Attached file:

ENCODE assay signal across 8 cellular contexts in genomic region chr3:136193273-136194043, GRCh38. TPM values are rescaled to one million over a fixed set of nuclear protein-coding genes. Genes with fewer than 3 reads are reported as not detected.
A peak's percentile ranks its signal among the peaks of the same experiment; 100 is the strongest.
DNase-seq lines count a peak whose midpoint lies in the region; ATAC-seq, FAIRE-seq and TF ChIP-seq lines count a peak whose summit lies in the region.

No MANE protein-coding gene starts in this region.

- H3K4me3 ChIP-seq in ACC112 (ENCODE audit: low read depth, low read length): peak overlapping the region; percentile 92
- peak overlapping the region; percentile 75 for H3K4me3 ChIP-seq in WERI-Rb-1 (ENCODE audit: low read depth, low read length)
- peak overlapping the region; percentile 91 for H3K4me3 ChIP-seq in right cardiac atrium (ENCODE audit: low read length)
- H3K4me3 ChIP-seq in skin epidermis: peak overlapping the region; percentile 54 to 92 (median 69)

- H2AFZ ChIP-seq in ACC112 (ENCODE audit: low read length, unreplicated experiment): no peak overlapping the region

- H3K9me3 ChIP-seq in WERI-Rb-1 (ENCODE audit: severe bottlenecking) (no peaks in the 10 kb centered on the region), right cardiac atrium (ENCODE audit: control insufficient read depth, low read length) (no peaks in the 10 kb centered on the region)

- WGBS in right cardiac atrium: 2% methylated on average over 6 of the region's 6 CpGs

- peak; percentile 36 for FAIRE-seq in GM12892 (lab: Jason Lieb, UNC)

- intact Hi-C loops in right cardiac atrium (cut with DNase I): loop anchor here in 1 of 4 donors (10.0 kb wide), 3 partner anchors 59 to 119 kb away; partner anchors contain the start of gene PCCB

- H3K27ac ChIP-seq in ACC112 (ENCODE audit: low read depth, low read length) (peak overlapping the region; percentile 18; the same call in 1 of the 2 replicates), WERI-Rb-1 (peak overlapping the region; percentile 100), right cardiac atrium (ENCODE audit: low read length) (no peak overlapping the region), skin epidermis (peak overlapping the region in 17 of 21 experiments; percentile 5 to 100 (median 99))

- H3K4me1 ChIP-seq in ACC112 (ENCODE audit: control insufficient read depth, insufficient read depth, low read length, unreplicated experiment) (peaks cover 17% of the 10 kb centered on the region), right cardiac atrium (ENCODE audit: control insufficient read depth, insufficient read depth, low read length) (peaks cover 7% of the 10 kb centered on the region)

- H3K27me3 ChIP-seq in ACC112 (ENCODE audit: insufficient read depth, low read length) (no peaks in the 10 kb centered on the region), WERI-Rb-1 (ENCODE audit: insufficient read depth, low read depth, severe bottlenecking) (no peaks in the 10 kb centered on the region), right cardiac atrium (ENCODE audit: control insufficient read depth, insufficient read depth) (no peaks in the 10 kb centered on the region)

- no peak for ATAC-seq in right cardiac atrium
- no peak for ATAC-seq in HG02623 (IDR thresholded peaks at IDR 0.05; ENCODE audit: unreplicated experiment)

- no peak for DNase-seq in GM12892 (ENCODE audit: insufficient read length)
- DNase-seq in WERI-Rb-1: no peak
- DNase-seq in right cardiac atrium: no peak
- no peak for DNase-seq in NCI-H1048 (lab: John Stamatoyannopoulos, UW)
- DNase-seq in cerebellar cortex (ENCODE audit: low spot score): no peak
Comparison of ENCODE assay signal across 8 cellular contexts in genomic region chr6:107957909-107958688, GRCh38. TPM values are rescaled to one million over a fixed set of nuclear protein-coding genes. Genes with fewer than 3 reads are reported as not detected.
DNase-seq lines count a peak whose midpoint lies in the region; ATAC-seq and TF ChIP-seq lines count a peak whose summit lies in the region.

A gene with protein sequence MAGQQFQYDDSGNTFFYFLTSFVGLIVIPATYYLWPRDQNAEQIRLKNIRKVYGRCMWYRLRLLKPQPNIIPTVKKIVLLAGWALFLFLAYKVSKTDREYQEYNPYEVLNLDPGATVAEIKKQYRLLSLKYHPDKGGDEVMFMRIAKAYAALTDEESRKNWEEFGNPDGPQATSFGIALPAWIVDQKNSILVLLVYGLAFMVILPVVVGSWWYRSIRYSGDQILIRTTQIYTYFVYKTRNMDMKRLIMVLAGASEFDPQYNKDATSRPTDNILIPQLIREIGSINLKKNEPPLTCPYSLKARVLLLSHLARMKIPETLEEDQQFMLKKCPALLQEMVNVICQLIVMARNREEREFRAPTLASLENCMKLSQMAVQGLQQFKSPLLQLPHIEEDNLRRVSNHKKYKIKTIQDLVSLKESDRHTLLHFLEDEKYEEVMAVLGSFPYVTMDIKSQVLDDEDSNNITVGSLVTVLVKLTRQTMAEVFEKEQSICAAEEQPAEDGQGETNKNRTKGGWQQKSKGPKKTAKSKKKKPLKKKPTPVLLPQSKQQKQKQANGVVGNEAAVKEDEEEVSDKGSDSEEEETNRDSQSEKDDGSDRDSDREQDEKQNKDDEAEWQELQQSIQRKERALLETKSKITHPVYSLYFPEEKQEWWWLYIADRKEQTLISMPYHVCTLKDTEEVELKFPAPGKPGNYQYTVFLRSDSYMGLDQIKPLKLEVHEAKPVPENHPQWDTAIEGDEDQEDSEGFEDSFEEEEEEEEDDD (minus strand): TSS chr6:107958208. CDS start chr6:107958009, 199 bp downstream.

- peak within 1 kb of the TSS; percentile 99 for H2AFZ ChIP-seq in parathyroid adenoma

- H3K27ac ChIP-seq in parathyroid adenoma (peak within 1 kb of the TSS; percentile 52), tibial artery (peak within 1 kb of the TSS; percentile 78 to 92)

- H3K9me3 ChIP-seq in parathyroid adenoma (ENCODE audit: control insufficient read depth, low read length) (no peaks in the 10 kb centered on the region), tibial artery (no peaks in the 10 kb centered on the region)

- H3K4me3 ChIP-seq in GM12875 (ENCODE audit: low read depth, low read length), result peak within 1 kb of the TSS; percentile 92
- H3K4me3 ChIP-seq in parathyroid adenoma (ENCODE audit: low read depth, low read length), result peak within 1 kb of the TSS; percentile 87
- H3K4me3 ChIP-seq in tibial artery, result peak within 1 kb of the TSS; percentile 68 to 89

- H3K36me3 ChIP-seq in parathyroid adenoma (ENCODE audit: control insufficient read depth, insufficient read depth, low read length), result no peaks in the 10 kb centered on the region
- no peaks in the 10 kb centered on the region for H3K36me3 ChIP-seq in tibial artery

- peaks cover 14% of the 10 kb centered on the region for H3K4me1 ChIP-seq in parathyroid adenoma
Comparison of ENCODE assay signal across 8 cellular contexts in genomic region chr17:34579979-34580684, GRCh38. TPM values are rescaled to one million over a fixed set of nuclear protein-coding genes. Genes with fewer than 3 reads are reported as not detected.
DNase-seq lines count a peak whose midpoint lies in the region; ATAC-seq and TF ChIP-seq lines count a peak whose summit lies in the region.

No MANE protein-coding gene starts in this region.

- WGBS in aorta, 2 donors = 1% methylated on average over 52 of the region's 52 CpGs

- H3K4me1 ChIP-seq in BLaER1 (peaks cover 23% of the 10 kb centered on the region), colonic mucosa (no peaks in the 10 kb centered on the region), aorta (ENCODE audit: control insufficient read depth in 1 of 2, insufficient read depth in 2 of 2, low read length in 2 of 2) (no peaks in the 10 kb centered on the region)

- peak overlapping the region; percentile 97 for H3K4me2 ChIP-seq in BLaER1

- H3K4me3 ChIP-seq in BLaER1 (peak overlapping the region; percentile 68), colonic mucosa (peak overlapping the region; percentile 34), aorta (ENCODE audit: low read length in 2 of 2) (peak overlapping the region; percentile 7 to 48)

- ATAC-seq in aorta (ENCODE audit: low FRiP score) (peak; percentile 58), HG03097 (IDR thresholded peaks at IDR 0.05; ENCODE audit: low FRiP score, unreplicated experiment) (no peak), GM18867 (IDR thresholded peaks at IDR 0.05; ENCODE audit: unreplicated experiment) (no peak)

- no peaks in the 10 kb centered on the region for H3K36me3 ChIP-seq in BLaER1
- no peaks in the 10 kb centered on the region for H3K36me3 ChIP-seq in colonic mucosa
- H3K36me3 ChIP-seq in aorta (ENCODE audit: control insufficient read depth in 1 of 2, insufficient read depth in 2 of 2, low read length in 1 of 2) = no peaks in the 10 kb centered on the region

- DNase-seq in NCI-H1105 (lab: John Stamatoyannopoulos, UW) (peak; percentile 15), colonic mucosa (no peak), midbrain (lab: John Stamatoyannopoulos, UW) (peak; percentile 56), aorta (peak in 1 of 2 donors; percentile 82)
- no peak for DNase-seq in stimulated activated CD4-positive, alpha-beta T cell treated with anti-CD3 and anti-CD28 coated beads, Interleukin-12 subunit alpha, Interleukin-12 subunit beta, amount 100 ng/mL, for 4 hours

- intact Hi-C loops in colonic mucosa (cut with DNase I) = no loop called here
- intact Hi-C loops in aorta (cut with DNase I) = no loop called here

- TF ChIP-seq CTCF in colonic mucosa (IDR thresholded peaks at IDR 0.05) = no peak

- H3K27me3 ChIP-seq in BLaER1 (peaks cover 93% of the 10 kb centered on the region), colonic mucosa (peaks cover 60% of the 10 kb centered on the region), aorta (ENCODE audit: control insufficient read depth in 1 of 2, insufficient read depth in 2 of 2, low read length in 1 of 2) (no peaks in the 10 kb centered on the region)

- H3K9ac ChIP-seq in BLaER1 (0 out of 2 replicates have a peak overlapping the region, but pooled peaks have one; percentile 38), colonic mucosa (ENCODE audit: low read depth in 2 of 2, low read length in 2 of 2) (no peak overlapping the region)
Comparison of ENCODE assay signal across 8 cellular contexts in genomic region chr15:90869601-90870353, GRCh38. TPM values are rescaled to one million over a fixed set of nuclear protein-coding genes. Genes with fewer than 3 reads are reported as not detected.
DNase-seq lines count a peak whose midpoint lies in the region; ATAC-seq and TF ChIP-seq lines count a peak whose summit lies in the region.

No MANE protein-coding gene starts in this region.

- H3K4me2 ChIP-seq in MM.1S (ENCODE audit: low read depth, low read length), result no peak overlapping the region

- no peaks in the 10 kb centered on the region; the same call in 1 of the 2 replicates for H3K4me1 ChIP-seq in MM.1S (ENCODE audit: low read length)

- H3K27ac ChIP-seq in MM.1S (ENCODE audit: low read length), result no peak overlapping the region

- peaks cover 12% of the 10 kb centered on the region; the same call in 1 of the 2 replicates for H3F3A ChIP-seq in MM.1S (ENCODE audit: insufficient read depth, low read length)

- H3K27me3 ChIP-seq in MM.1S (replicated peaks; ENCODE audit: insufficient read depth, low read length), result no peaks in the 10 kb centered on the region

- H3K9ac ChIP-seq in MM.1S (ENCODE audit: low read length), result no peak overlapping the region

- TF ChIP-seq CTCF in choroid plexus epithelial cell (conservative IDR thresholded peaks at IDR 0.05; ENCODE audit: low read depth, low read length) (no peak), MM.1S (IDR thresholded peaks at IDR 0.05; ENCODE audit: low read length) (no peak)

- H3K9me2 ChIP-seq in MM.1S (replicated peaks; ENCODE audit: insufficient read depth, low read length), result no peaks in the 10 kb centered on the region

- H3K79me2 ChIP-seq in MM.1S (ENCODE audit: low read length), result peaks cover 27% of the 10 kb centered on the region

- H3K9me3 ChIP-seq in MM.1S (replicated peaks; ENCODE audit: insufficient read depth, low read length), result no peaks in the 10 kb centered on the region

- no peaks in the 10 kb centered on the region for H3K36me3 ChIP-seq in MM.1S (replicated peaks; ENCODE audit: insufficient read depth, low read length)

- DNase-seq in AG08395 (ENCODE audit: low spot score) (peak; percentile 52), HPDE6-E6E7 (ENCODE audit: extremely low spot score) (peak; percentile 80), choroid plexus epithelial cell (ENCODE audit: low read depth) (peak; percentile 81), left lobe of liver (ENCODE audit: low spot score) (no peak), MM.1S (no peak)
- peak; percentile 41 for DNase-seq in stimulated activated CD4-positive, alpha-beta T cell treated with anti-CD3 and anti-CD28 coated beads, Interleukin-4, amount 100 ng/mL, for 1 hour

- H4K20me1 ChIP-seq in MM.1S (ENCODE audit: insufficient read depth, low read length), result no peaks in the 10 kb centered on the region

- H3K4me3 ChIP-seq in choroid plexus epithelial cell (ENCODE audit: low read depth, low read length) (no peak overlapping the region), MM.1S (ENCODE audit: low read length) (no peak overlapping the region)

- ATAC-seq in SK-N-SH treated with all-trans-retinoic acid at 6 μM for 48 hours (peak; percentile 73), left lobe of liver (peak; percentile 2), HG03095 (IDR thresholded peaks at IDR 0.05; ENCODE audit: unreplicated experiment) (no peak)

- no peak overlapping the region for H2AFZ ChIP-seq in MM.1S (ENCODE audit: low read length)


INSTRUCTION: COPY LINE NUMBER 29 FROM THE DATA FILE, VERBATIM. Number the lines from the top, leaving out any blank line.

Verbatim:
- H3K9me3 ChIP-seq in parathyroid adenoma (ENCODE audit: control insufficient read depth, low read length) (no peaks in the 10 kb centered on the region), tibial artery (no peaks in the 10 kb centered on the region)